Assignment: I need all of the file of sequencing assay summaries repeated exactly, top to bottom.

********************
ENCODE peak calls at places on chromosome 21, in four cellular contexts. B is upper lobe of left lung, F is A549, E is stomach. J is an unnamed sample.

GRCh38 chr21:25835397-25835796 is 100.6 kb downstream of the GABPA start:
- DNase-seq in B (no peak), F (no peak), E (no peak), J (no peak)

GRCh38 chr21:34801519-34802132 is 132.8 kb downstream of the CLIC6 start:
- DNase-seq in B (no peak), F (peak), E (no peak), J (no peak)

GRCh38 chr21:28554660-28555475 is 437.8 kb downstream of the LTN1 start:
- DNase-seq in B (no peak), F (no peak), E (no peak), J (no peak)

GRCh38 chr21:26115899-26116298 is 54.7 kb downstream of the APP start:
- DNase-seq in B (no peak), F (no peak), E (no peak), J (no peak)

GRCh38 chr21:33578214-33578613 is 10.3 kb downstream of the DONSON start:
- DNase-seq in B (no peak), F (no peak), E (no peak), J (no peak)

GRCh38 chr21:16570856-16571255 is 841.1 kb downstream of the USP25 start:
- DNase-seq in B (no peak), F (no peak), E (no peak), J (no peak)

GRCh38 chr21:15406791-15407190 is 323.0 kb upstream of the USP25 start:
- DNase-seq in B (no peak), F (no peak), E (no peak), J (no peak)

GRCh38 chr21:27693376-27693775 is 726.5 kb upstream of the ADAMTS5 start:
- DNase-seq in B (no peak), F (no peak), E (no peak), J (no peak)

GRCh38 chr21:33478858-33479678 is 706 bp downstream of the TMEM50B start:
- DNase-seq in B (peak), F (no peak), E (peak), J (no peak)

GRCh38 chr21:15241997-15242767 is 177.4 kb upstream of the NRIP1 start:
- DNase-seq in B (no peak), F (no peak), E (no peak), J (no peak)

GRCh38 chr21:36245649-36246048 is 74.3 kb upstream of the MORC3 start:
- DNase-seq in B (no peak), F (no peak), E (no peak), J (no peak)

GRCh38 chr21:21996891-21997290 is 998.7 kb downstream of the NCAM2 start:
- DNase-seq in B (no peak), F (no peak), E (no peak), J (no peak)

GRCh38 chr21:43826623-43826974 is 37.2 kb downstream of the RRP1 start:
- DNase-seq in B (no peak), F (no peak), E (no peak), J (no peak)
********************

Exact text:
ENCODE peak calls at places on chromosome 21, in four cellular contexts. B is upper lobe of left lung, F is A549, E is stomach. J is an unnamed sample.

GRCh38 chr21:25835397-25835796 is 100.6 kb downstream of the GABPA start:
- DNase-seq in B (no peak), F (no peak), E (no peak), J (no peak)

GRCh38 chr21:34801519-34802132 is 132.8 kb downstream of the CLIC6 start:
- DNase-seq in B (no peak), F (peak), E (no peak), J (no peak)

GRCh38 chr21:28554660-28555475 is 437.8 kb downstream of the LTN1 start:
- DNase-seq in B (no peak), F (no peak), E (no peak), J (no peak)

GRCh38 chr21:26115899-26116298 is 54.7 kb downstream of the APP start:
- DNase-seq in B (no peak), F (no peak), E (no peak), J (no peak)

GRCh38 chr21:33578214-33578613 is 10.3 kb downstream of the DONSON start:
- DNase-seq in B (no peak), F (no peak), E (no peak), J (no peak)

GRCh38 chr21:16570856-16571255 is 841.1 kb downstream of the USP25 start:
- DNase-seq in B (no peak), F (no peak), E (no peak), J (no peak)

GRCh38 chr21:15406791-15407190 is 323.0 kb upstream of the USP25 start:
- DNase-seq in B (no peak), F (no peak), E (no peak), J (no peak)

GRCh38 chr21:27693376-27693775 is 726.5 kb upstream of the ADAMTS5 start:
- DNase-seq in B (no peak), F (no peak), E (no peak), J (no peak)

GRCh38 chr21:33478858-33479678 is 706 bp downstream of the TMEM50B start:
- DNase-seq in B (peak), F (no peak), E (peak), J (no peak)

GRCh38 chr21:15241997-15242767 is 177.4 kb upstream of the NRIP1 start:
- DNase-seq in B (no peak), F (no peak), E (no peak), J (no peak)

GRCh38 chr21:36245649-36246048 is 74.3 kb upstream of the MORC3 start:
- DNase-seq in B (no peak), F (no peak), E (no peak), J (no peak)

GRCh38 chr21:21996891-21997290 is 998.7 kb downstream of the NCAM2 start:
- DNase-seq in B (no peak), F (no peak), E (no peak), J (no peak)

GRCh38 chr21:43826623-43826974 is 37.2 kb downstream of the RRP1 start:
- DNase-seq in B (no peak), F (no peak), E (no peak), J (no peak)